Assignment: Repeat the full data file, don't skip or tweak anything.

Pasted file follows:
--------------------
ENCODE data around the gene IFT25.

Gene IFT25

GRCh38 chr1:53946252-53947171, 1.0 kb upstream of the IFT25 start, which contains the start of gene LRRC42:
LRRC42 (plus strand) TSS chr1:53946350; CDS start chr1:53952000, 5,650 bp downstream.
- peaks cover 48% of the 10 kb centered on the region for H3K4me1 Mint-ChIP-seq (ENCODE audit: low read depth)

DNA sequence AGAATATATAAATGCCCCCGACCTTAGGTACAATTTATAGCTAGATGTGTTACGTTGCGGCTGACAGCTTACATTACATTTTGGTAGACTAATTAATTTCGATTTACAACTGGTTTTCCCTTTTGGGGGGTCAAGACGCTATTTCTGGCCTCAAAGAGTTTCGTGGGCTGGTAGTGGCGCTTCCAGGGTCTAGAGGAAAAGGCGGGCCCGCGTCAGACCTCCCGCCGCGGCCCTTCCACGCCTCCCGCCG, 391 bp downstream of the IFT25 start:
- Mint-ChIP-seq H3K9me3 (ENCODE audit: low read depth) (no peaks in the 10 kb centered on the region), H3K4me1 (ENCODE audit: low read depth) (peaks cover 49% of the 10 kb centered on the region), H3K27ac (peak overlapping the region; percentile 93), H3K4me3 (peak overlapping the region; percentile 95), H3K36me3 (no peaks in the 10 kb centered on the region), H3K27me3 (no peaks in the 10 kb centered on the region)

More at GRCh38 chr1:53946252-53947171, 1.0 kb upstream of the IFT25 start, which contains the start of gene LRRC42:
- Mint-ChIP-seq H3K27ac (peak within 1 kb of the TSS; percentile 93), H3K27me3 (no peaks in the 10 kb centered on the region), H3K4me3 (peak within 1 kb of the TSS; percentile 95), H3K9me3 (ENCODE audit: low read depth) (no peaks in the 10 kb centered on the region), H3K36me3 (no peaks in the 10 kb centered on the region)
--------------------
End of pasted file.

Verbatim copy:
ENCODE data around the gene IFT25.

Gene IFT25

GRCh38 chr1:53946252-53947171, 1.0 kb upstream of the IFT25 start, which contains the start of gene LRRC42:
LRRC42 (plus strand) TSS chr1:53946350; CDS start chr1:53952000, 5,650 bp downstream.
- peaks cover 48% of the 10 kb centered on the region for H3K4me1 Mint-ChIP-seq (ENCODE audit: low read depth)

DNA sequence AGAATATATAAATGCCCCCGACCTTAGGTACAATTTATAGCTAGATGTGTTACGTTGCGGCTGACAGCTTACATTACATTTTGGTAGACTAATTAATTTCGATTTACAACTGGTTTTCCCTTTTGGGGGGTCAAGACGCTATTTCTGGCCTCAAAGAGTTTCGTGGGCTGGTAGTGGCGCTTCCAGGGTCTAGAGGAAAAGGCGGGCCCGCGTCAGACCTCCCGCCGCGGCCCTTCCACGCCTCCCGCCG, 391 bp downstream of the IFT25 start:
- Mint-ChIP-seq H3K9me3 (ENCODE audit: low read depth) (no peaks in the 10 kb centered on the region), H3K4me1 (ENCODE audit: low read depth) (peaks cover 49% of the 10 kb centered on the region), H3K27ac (peak overlapping the region; percentile 93), H3K4me3 (peak overlapping the region; percentile 95), H3K36me3 (no peaks in the 10 kb centered on the region), H3K27me3 (no peaks in the 10 kb centered on the region)

More at GRCh38 chr1:53946252-53947171, 1.0 kb upstream of the IFT25 start, which contains the start of gene LRRC42:
- Mint-ChIP-seq H3K27ac (peak within 1 kb of the TSS; percentile 93), H3K27me3 (no peaks in the 10 kb centered on the region), H3K4me3 (peak within 1 kb of the TSS; percentile 95), H3K9me3 (ENCODE audit: low read depth) (no peaks in the 10 kb centered on the region), H3K36me3 (no peaks in the 10 kb centered on the region)